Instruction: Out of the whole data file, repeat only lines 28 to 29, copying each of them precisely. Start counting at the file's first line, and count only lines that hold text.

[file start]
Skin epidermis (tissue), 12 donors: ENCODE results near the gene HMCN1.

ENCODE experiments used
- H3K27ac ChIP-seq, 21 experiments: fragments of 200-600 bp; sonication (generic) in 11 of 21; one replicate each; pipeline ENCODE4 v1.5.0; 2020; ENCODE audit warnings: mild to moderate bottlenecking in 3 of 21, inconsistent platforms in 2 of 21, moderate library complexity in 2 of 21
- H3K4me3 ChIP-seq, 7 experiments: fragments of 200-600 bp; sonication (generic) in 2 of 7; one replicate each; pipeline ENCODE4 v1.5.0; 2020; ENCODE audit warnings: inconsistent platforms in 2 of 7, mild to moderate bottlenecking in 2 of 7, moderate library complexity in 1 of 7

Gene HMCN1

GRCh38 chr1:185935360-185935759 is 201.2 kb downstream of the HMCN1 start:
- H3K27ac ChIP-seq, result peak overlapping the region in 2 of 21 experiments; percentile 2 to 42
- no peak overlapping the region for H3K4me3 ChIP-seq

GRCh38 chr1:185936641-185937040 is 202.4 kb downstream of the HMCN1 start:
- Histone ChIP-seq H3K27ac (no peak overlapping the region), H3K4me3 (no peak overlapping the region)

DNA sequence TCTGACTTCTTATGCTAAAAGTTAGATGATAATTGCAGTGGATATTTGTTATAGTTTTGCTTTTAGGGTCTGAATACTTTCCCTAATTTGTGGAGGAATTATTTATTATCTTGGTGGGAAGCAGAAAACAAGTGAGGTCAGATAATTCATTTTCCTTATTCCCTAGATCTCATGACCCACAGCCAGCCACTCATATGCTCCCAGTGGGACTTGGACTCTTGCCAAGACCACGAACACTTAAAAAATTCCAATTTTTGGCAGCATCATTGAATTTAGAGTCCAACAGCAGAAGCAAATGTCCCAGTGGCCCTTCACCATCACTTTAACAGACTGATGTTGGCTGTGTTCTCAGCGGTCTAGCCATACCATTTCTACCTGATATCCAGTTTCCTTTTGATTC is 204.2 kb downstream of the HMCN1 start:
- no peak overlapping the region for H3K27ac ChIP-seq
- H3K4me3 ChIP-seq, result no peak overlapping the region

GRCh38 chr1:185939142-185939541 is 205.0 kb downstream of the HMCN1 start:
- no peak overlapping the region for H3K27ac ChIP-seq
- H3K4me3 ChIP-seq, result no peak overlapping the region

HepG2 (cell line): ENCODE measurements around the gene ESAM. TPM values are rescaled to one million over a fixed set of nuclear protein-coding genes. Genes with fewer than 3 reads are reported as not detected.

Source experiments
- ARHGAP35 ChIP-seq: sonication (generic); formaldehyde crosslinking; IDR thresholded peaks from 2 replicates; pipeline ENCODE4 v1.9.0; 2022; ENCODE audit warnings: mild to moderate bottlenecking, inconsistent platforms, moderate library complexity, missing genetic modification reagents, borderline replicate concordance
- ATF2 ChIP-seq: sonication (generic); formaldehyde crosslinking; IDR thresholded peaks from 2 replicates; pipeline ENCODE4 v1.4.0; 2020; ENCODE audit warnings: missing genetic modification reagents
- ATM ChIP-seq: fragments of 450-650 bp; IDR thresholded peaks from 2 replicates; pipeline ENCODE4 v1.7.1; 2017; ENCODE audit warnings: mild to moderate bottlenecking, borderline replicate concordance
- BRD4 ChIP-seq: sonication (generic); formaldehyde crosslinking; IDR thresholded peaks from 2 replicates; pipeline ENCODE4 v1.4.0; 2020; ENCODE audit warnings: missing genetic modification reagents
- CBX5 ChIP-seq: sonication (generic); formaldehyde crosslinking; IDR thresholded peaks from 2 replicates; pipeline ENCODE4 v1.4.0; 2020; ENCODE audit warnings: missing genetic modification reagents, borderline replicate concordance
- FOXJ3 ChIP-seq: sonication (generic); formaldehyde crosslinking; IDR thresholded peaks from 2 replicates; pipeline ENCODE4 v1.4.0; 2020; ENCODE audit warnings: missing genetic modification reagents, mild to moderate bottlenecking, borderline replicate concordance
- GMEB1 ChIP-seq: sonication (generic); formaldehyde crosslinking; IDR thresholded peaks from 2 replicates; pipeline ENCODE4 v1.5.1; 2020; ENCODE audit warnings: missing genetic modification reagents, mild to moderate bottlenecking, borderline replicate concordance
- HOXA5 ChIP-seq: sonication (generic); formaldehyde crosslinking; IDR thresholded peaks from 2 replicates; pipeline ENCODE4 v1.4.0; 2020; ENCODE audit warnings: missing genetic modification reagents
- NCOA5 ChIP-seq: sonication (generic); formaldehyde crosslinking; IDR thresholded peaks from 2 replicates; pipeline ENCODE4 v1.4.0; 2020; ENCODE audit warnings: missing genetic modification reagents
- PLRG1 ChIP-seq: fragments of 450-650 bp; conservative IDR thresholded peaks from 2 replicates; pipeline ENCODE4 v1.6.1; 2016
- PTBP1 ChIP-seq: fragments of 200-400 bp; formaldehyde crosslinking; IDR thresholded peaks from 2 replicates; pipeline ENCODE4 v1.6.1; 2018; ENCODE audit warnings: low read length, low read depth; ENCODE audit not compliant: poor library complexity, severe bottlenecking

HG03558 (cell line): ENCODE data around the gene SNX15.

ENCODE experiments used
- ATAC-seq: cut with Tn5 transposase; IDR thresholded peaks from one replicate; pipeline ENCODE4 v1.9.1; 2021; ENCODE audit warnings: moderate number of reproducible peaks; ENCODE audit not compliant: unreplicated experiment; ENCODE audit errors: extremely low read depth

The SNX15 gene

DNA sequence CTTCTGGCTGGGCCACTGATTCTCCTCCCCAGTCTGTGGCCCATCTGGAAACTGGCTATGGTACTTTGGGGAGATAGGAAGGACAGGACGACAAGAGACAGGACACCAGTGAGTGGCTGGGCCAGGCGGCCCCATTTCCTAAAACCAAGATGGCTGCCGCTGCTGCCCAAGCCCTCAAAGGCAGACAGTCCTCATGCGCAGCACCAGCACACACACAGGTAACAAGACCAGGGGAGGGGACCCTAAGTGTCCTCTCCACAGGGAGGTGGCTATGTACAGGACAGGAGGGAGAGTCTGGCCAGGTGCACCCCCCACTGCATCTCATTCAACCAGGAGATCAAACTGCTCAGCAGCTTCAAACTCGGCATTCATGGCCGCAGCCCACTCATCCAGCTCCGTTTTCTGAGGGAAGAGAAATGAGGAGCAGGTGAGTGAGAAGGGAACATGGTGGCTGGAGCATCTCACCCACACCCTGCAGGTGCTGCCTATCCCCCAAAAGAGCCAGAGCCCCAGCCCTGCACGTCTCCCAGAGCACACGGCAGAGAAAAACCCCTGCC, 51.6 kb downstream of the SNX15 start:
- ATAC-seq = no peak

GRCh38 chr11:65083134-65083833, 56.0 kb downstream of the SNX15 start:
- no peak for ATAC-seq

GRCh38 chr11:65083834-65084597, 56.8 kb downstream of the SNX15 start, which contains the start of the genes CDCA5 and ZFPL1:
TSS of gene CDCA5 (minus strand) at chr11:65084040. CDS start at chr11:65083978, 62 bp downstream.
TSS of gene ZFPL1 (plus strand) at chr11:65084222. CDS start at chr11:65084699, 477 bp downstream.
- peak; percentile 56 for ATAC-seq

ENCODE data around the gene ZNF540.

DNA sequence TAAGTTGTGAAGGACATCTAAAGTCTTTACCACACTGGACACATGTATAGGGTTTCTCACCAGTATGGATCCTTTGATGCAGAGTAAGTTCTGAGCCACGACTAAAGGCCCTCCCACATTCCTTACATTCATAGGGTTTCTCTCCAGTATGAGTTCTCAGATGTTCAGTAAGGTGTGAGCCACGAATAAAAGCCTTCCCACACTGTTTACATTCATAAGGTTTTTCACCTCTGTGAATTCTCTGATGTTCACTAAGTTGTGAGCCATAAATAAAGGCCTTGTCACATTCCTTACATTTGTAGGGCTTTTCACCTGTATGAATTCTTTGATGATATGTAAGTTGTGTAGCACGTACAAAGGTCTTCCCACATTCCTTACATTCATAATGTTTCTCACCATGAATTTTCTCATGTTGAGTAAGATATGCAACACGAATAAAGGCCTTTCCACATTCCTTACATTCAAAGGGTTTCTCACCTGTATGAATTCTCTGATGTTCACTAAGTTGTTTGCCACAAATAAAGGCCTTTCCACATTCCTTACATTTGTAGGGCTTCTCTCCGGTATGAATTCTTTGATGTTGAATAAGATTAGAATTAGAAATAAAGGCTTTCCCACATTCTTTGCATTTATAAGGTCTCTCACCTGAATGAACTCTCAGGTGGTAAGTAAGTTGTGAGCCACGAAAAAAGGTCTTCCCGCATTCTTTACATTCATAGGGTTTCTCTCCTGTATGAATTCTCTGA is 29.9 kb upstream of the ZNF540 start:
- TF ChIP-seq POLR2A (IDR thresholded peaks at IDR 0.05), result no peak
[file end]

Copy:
- PLRG1 ChIP-seq: fragments of 450-650 bp; conservative IDR thresholded peaks from 2 replicates; pipeline ENCODE4 v1.6.1; 2016
- PTBP1 ChIP-seq: fragments of 200-400 bp; formaldehyde crosslinking; IDR thresholded peaks from 2 replicates; pipeline ENCODE4 v1.6.1; 2018; ENCODE audit warnings: low read length, low read depth; ENCODE audit not compliant: poor library complexity, severe bottlenecking